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Left anterior hemiblock

Teaching Series - Tachycardia and Left Anterior Fascicular Block

Sat, 10/15/2016 - 15:48 -- Dawn

This series of three ECGs is from a 60-year-old man who was brought to the Emergency Department after being involved in a motor vehicle accident.  No injuries were found, but the patient was severely intoxicated by alcohol consumption.  He was conscious but agitated. 

ECG NO. 1     15:07:23

Left Anterior Fascicular Block (Hemiblock)

Sun, 09/13/2015 - 22:10 -- Dawn

This ECG provides an example of LEFT ANTERIOR FASCICULAR BLOCK (LAFB).  It is from a 71-year-old woman for whom we have no other history.  She also has first-degree AV block and right bundle branch block.  RBBB and LAFB together are called bifascicular block.  It is not uncommon to see this type of bifascicular block, as the right bundle branch and the  anterior fascicle of the left bundle share a blood supply. 

Right Bundle Branch Block With Left Anterior Fascicular Block

Thu, 02/07/2013 - 23:00 -- Dawn

This is a nice, clear right bundle branch block pattern: wide QRS, supraventricular rhythm (NSR), and rSR' pattern in V1. Wide little s waves in Leads I and V6 are also diagnostic. The left axis deviation indicates a left anterior fascicular block, since there is no other apparent reason for the left axis deviation, such as pathological Q waves or LVH. Left anterior fascicular block is a diagnosis of exclusion, also considering that RBBB and LAFB are often seen together (bifascicular block), since the two fascicles have the same blood supply.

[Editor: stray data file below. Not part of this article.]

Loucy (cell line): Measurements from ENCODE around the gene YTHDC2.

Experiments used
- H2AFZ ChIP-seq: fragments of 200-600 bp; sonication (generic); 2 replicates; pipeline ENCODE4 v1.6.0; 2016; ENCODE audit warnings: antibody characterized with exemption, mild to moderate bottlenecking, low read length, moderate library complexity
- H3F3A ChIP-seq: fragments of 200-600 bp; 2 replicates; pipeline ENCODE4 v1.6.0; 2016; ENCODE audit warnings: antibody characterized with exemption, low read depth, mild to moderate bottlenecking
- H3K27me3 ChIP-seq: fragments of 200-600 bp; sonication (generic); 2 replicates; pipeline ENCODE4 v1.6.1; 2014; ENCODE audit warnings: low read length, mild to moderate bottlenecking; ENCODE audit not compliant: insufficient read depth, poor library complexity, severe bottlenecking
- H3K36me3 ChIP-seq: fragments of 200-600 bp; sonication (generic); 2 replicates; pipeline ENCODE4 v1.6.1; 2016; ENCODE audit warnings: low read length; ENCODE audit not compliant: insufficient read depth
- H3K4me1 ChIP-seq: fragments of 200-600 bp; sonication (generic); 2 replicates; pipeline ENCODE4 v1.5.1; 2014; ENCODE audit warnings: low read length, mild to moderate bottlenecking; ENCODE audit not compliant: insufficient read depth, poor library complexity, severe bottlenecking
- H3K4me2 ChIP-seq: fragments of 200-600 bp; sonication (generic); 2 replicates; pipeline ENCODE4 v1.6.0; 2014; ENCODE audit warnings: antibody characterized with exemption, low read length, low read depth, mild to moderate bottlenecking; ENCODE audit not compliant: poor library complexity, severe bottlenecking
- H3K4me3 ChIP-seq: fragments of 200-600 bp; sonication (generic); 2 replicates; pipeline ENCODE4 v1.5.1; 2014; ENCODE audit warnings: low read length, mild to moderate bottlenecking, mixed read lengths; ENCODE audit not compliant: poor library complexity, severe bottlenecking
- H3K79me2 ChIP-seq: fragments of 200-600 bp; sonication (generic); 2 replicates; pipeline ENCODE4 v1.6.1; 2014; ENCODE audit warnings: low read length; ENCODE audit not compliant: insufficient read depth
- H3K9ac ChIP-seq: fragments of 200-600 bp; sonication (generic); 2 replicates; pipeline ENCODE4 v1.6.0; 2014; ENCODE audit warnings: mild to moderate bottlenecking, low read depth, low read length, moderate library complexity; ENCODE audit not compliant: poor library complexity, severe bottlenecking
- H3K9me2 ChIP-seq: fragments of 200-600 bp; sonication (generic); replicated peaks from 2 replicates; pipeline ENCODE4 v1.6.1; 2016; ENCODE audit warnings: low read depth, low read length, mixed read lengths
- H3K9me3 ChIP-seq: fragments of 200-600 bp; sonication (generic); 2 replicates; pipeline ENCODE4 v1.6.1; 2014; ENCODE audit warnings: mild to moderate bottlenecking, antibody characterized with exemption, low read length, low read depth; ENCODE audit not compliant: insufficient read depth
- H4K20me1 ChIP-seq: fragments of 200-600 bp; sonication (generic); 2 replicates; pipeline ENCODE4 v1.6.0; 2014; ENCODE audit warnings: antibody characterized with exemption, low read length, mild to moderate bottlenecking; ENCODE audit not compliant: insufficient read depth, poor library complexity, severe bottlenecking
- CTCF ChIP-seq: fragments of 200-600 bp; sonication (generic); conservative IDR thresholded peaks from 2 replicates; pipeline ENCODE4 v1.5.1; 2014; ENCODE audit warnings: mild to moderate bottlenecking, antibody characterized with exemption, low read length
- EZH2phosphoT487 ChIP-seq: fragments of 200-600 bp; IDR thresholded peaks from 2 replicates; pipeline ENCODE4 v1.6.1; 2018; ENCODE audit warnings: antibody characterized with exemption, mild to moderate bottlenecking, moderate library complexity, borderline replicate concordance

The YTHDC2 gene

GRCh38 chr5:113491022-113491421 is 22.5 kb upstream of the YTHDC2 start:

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Jason's Blog: ECG Challenge of the Week for Nov. 4th - 18th.

This is a "Routine" resting 12-lead ECG I performed on a patient several months ago in the Outpatient ECG Lab.

PATIENT CLINICAL DATA:
72-year-old white man; asymptomatic; resting comfortably in recumbent position.

This is an exercise in "anomalous" beats.

QUESTION:
(1.)  Specifically, what are 3rd, 4th, and 10th beats?

PACs With Left Anterior Fascicular Block Aberrancy

Mon, 10/08/2012 - 19:08 -- Dawn

A good example of aberrantly conducted premature beats (PACs or possibly PJCs) that are conducted with a left anterior fascicular block.  The underlying rhythm is sinus at about 80/min.  The timing of the premature beats is best seen in the Lead II rhythm strip at the bottom, as this ECG machine does not print the 12 leads in an uninterrupted manner.  You will see interruptions each time the leads change.

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Jason's Blog: ECG Challenge of the Week for June 10-17. Why did the ventricular rate abruptly decrease?

 

From June 10, 2012:   As is the case with all practical blogs, I’m encouraging ECG Guru members to engage in active group participation.  Share your thoughts, observations, impressions, findings, and interpretations.  Feel free to compare notes with one another and pick each other’s brains.

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